Every adult now eligible for booster jab three months after second dose

All adults will be eligible to get booster jabs against coronavirus after half the time previously planned, it has been announced.

People over 18 will now be able to get a booster three months after their second jab, rather than the six months it had been until now.

Children aged 12 to 15 will be able to get a second jab after three months, while those severely immunocompromised will be able to get a fourth jab.

The Joint Committee on Vaccination and Immunisation (JCVI), which advises the government, changed its guidelines today to say that all adults aged 18 to 39 should be offered a booster dose, in order of descending age groups, to increase their level of protection. Those aged 40 and over were already eligible for a booster vaccine.

Although the criteria has now changed, it doesn’t necessarily mean that everyone will be able to book their booster immediately.

There is likely to be a rush of people trying to arrange their jabs, with the NHS booking website already using a queueing system and not updated with the new guidelines yet either.

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The advice says that patients should still be offered the jab in order of risk, with older people first, so some areas may have availability quicker than others.

It comes as nine cases of the new Omicron variant, first identified in southern Africa last week, have been confirmed across the UK.

Prof Jonathan Van-Tam, Deputy Chief Medical Officer for England, told a press conference that people should ‘not panic’.

He said it was still too early to give a definitive assessment of the variant but it is ‘the new kid on the block for now and I think it’s true to say that scientists around the world, not just in the UK, agree that this one is of increased concern’.

He said that although it did appear that vaccines could be less effective when it came to the new Omicron variant, they still had an effect and should prevent against serious disease.

Professor Wei Shen Lim, chair of the JCVI said: ‘Having a booster dose of the vaccine will help to increase our level of protection against the Omicron variant.

‘This is an important way for us to reduce the impact of this variant on our lives, especially in the coming months.

‘If you are eligible for a booster, please take up the offer and keep yourself protected as we head into winter.’

The JCVI said that both the Moderna and Pfizer/BioNTech vaccines can be given as a booster for adults – with equal preference given to both.

Amanda Pritchard, chief executive of NHS England, said: ‘As we look to expand the NHS vaccination programme, which is an absolute priority for the next few days and weeks, we do know we will not be able to do it alone.

‘So I really hope that, once again, we will see volunteers coming forward to help what is still a vital national effort.

‘The weeks and months ahead are going to be difficult for NHS staff and potentially for the whole country.

‘But I know that NHS staff will again move heaven and earth to vaccinate as many people as possible, giving us all the best chance to enjoy Christmas with family and with friends.’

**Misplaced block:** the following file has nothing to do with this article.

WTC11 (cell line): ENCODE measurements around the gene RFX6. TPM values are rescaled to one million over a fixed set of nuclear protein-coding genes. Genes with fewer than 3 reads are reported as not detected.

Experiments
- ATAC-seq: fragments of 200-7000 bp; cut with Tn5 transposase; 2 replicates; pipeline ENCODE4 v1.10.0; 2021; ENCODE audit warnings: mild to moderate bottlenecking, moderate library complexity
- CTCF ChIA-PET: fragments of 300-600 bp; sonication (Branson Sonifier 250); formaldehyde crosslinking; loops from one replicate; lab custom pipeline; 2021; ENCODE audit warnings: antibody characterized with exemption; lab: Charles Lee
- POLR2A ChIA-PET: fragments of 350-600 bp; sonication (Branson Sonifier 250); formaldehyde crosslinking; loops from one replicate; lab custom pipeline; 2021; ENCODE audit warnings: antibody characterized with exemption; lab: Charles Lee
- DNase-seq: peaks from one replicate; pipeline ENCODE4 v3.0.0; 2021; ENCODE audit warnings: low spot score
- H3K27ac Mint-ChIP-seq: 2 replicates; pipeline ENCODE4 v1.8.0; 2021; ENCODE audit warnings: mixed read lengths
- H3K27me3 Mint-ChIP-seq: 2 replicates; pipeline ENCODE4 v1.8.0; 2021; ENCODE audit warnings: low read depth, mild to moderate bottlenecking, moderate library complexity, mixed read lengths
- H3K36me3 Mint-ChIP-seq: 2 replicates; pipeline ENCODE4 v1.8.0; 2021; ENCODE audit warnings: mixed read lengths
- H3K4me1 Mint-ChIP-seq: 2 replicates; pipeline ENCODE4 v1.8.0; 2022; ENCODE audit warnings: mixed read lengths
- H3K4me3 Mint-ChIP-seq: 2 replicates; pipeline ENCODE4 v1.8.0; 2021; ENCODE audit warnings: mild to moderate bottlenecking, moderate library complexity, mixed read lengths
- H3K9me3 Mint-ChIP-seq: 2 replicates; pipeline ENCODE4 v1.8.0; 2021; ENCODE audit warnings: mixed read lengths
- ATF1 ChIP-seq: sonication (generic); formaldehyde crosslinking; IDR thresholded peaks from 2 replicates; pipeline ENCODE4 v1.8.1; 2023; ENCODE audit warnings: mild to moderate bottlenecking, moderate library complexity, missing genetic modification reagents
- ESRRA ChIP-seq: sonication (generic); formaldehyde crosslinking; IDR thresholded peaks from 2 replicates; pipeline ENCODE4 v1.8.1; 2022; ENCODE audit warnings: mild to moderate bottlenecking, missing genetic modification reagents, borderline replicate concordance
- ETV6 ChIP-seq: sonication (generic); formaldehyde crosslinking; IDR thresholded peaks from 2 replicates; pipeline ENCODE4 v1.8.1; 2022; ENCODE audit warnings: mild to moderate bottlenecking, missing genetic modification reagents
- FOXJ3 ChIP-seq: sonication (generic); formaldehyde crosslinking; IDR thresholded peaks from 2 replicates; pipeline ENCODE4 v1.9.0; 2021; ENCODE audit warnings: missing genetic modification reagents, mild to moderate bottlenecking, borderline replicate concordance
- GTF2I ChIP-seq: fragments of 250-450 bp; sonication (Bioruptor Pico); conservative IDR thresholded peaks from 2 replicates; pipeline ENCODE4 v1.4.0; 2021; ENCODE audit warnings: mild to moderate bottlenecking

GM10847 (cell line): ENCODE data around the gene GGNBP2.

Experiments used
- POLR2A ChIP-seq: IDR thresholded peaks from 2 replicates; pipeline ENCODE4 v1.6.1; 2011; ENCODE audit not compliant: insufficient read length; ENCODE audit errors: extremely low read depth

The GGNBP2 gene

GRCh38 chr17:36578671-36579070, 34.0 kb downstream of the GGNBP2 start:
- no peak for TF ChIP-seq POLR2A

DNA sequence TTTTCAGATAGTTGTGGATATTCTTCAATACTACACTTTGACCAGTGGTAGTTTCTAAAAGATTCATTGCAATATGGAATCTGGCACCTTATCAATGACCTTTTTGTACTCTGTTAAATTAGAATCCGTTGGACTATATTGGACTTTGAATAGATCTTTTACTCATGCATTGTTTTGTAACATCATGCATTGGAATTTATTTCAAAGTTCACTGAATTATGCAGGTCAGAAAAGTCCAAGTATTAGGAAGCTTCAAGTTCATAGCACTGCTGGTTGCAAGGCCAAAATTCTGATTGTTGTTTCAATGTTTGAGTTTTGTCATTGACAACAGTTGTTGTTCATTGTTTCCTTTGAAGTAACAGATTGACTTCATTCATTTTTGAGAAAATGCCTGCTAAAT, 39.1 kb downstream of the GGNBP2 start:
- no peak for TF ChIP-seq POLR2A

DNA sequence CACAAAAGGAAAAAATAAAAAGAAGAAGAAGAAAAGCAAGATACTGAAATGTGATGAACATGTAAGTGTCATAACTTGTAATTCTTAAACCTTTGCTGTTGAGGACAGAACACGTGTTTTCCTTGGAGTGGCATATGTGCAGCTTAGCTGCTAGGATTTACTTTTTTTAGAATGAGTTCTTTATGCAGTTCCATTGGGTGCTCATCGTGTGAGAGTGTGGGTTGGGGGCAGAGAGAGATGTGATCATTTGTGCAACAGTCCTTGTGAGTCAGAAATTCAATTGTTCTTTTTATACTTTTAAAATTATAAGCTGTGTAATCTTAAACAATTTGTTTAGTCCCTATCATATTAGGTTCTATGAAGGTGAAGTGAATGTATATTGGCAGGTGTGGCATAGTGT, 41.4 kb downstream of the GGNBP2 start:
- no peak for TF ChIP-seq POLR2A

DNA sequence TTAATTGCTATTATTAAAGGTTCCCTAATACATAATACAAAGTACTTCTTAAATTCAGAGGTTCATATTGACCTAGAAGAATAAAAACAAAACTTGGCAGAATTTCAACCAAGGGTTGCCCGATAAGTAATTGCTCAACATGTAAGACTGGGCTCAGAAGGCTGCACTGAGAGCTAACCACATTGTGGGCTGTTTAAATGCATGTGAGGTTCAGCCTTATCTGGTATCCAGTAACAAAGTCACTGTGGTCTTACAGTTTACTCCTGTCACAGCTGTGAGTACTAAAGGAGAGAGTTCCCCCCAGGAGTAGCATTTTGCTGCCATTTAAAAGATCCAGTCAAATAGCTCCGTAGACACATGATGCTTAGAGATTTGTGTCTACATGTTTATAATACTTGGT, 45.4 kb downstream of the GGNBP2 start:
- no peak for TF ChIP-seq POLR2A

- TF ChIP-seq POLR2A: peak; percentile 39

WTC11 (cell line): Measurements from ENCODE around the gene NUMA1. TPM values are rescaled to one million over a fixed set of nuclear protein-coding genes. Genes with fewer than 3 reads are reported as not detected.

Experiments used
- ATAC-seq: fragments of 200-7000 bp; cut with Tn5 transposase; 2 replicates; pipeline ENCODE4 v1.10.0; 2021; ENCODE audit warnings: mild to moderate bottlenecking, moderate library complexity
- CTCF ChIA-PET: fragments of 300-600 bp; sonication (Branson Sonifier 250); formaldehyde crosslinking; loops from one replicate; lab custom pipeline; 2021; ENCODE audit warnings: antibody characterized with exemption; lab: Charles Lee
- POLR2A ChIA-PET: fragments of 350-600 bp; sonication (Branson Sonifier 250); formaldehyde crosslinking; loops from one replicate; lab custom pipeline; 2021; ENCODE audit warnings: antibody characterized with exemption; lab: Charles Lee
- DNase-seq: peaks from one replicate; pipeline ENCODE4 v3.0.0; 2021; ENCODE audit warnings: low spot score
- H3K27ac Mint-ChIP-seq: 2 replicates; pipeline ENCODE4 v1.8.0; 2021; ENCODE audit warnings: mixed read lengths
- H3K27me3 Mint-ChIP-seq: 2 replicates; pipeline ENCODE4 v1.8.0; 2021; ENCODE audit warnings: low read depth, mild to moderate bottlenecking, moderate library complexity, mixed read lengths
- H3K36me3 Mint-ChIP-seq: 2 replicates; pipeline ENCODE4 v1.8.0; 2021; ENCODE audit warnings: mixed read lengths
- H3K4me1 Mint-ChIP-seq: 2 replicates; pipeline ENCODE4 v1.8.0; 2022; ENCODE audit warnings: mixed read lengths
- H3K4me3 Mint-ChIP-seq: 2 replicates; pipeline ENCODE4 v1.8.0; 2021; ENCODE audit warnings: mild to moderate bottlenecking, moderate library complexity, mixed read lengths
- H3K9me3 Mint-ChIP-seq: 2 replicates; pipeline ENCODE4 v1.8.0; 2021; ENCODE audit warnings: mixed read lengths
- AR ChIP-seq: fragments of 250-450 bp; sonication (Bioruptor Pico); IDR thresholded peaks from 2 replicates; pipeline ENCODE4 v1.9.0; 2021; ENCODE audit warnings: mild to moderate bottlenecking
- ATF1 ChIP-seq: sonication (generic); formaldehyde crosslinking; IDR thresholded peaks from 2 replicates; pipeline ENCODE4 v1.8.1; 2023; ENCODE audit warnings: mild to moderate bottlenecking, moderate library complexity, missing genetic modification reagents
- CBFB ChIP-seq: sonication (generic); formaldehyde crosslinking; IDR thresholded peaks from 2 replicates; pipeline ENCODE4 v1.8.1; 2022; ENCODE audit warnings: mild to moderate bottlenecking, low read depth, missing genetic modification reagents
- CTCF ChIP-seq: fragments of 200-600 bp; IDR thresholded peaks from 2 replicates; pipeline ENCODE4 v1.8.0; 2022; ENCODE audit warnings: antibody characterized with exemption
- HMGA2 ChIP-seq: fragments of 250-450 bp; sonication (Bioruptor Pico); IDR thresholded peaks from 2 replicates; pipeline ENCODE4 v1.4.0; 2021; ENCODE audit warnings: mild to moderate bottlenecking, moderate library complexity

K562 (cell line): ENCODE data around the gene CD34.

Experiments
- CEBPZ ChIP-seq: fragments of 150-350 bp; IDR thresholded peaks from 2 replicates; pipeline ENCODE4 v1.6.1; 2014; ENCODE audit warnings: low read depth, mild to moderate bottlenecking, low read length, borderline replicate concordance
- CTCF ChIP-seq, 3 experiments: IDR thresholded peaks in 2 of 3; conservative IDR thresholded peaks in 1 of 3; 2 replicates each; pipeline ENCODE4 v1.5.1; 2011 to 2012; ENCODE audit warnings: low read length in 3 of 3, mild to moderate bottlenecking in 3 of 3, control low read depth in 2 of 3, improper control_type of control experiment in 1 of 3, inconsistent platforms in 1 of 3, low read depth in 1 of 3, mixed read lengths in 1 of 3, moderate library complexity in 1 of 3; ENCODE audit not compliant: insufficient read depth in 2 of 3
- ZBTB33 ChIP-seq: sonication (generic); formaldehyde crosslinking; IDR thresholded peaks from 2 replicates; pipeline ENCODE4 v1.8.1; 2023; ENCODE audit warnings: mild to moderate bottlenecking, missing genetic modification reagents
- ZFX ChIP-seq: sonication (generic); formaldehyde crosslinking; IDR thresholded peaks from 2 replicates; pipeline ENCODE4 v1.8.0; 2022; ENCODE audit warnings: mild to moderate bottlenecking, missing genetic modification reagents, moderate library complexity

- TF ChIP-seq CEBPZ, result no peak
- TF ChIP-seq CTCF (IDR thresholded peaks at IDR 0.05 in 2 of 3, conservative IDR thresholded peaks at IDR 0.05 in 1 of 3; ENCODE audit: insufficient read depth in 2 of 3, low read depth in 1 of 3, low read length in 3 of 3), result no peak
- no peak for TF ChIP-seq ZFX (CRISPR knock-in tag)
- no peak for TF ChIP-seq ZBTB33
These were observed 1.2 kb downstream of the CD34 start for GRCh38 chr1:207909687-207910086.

Professor Anthony Harnden, deputy chair of the JCVI, earlier described extending the age range for boosters and reducing the gap between second and third doses ‘a sensible strategy’.

He told BBC Radio 4’s Broadcasting House that speeding up the roll-out to millions would provide logistical challenges.

‘What we want to do is make sure that it’s done in a sensible order so that those that are most vulnerable for this infection can get boosted and their natural immunity levels can go up,’ he said.

Speaking ahead of the announcement on vaccine policy, Scottish First Minister Nicola Sturgeon said that jabs remain the ‘most important line of defence’, and said the Scottish Government is ready to put into operation any updated advice from the JCVI regarding boosters.

Ms Sturgeon said: ‘We will do that as quickly as is possible.’

The First Minister added: ‘I want to stress at this point, if – and it is still an if – the vaccines do prove to be less effective against this new variant, vaccination will still be hugely important – less effective does not mean ineffective.

‘If anything the new variant makes it more important not less important to get all doses of the vaccine.’

Earlier today, World Health Organisation director general Dr Tedros Ghebreyesus warned that to manage the pandemic in the longterm, vaccines must be distributed globally.

G20 countries have received 80% of the world’s vaccines, he said, adding that low income countries have received just 0.6% of the world’s Covid vaccines.

‘We understand and support every government’s responsibility to protect its own people. It’s natural,’ Dr Tedros said as he addressed special session of the World Health Assembly.

‘But vaccine equity is not charity; it’s in every country’s best interests. No country can vaccinate its way out of the pandemic alone.’

Mutations, such as the Omicron variant now causing anxiety and reintroduction of some restrictions, are more likely to occur when the virus is widespread.

He told those gathered: ‘Instead of meeting in the aftermath of the pandemic, we are meeting as a fresh wave of cases and deaths crashes into Europe, with untold and uncounted deaths around the world.’

‘And although other regions are seeing declining or stable trends, if there’s one thing we have learned, it’s that no region, no country, no community and no individual is safe until we are all safe.’

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